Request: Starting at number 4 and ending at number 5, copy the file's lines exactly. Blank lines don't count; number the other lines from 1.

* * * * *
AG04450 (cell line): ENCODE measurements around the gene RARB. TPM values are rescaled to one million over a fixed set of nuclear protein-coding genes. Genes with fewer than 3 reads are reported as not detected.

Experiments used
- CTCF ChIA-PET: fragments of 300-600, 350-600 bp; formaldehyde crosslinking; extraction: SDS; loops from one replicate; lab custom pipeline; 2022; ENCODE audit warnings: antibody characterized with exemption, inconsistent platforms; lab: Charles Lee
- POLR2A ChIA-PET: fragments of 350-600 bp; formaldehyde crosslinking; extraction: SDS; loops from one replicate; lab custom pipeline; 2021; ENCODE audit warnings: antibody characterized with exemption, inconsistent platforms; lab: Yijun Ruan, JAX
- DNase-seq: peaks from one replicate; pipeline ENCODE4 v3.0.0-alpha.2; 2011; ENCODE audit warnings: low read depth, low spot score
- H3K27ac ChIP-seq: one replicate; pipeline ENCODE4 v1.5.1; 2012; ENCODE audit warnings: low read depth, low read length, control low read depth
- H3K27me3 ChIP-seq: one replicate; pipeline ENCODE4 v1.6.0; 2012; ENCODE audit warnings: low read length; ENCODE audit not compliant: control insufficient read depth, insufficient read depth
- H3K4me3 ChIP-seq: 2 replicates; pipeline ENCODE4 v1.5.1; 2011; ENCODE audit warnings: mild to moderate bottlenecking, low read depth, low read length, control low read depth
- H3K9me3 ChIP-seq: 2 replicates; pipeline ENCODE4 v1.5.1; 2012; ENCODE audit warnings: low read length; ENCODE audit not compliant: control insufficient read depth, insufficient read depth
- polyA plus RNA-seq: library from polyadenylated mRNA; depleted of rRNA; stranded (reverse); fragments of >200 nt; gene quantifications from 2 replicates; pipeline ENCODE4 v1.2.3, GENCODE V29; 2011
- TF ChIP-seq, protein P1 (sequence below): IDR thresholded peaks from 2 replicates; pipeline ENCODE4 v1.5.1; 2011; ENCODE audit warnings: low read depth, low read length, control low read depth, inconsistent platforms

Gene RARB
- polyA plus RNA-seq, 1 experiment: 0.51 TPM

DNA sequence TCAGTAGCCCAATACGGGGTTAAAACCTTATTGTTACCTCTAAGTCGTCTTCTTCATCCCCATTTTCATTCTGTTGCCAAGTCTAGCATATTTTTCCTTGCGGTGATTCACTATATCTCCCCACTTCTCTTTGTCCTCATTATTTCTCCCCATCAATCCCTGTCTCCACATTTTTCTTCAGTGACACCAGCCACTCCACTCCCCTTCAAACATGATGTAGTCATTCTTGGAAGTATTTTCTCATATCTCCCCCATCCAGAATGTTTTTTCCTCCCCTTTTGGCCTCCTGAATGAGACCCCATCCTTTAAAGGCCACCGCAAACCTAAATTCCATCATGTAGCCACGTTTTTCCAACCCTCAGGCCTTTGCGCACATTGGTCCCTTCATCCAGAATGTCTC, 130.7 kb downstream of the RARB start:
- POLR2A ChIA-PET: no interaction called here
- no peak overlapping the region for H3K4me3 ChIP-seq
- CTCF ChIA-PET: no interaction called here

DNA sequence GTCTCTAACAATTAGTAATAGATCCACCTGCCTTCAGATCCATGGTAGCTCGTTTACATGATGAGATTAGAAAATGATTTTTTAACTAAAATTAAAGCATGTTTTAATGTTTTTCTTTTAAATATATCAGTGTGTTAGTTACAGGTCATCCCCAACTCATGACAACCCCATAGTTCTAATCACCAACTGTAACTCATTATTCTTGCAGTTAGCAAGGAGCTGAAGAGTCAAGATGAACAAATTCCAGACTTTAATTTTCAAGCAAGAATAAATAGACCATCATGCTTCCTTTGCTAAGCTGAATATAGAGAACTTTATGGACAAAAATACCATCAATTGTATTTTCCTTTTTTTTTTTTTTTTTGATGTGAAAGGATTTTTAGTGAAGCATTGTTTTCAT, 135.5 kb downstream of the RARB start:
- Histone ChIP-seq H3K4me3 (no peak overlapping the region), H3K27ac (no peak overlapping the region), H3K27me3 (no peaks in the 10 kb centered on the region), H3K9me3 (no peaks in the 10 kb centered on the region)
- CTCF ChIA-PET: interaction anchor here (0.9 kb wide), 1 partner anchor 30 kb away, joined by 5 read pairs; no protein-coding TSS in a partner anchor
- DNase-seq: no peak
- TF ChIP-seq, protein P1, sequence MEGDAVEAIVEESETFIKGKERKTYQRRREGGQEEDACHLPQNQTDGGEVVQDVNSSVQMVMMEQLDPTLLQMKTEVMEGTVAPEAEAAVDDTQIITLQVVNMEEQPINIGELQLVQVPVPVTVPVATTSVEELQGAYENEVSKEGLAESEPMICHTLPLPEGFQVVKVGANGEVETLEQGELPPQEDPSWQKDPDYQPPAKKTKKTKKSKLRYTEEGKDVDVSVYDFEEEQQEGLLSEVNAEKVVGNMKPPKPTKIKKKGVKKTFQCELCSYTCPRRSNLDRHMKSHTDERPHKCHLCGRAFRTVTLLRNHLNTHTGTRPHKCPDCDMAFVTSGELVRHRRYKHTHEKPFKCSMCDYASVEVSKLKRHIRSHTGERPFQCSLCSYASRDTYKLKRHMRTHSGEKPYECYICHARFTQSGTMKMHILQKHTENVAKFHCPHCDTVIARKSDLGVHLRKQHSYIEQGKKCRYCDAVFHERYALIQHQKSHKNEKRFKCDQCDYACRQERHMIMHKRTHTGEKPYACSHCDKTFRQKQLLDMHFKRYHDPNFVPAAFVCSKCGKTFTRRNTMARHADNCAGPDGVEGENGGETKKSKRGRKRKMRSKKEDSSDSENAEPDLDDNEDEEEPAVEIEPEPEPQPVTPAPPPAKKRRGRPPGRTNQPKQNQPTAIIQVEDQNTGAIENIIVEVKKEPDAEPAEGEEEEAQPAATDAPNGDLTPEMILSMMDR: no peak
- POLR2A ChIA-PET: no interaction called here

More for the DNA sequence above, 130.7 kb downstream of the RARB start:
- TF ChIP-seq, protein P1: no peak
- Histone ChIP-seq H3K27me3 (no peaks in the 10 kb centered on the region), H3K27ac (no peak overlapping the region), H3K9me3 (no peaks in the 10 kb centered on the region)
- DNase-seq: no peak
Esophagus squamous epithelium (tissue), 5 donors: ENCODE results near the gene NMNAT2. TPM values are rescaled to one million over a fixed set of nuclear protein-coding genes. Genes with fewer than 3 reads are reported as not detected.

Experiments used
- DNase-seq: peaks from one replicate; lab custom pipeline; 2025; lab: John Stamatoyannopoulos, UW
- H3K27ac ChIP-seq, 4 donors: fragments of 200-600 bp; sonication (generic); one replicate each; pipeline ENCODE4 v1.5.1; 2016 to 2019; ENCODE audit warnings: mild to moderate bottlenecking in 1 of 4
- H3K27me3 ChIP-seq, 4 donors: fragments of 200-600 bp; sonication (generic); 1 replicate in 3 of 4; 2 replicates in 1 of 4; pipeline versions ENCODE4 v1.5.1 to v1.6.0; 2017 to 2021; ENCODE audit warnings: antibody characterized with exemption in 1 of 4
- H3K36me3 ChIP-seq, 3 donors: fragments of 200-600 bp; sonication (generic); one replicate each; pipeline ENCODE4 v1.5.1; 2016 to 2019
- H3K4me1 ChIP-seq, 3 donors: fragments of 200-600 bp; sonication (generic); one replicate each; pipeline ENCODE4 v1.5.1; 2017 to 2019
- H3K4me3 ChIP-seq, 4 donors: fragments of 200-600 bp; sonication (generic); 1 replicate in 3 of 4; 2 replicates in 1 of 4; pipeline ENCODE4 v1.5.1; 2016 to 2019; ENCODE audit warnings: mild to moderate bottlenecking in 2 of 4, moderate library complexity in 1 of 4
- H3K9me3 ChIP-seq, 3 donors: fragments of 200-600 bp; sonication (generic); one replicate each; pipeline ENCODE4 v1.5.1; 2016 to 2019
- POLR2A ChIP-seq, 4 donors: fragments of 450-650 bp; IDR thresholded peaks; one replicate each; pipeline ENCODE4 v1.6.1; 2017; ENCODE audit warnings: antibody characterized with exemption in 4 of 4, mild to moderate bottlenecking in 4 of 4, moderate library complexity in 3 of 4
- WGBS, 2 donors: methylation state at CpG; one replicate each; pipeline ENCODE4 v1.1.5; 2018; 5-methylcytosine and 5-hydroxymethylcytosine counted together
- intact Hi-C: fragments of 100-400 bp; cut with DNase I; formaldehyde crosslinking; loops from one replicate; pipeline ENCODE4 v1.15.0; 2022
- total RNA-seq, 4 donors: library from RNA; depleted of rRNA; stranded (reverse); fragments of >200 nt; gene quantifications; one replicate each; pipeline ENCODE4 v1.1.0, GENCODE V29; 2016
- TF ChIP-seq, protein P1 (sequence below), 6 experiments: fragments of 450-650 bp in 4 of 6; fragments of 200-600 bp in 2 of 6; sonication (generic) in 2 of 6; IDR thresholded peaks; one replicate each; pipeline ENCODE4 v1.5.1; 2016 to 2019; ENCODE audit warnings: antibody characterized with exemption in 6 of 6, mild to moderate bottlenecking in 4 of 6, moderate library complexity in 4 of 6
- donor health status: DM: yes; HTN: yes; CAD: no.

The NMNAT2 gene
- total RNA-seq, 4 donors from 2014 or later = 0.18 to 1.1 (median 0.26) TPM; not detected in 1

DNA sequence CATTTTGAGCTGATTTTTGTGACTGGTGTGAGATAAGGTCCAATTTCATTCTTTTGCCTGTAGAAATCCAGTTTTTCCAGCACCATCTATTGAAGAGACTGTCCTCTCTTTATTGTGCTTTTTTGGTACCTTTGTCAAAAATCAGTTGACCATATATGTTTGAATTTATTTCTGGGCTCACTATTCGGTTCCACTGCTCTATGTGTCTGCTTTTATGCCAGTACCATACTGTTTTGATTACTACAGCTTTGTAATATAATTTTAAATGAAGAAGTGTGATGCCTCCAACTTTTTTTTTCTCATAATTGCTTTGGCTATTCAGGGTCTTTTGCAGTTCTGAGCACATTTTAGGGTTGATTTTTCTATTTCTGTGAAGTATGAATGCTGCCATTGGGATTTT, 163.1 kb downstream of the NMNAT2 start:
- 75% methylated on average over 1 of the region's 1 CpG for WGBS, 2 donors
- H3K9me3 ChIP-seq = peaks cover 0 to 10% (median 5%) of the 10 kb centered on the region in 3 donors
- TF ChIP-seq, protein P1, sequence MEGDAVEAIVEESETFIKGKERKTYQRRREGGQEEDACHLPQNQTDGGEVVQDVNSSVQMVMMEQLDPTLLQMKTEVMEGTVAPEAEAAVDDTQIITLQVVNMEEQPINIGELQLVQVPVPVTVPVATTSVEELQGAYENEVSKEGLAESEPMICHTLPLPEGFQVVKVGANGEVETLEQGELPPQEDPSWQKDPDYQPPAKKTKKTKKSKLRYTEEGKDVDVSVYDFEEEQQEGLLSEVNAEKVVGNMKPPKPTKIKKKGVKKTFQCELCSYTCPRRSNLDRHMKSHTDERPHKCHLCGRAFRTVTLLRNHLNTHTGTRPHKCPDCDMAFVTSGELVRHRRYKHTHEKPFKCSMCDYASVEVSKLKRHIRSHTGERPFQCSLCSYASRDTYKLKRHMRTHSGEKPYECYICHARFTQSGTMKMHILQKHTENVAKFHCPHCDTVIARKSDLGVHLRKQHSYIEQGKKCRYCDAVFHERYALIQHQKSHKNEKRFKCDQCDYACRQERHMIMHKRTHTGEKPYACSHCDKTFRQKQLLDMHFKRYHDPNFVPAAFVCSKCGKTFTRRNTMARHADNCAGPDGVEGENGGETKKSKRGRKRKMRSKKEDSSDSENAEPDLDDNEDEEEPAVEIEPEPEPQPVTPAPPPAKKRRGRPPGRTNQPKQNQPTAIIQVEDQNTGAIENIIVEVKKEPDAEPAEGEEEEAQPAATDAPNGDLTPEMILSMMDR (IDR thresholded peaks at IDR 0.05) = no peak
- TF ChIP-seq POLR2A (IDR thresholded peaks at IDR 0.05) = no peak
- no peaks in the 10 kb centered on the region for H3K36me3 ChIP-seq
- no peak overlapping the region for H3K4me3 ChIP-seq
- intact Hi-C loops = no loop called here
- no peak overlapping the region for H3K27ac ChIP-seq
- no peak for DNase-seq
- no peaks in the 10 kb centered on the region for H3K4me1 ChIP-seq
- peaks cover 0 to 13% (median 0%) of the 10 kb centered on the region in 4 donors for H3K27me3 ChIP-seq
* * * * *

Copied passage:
- POLR2A ChIA-PET: fragments of 350-600 bp; formaldehyde crosslinking; extraction: SDS; loops from one replicate; lab custom pipeline; 2021; ENCODE audit warnings: antibody characterized with exemption, inconsistent platforms; lab: Yijun Ruan, JAX
- DNase-seq: peaks from one replicate; pipeline ENCODE4 v3.0.0-alpha.2; 2011; ENCODE audit warnings: low read depth, low spot score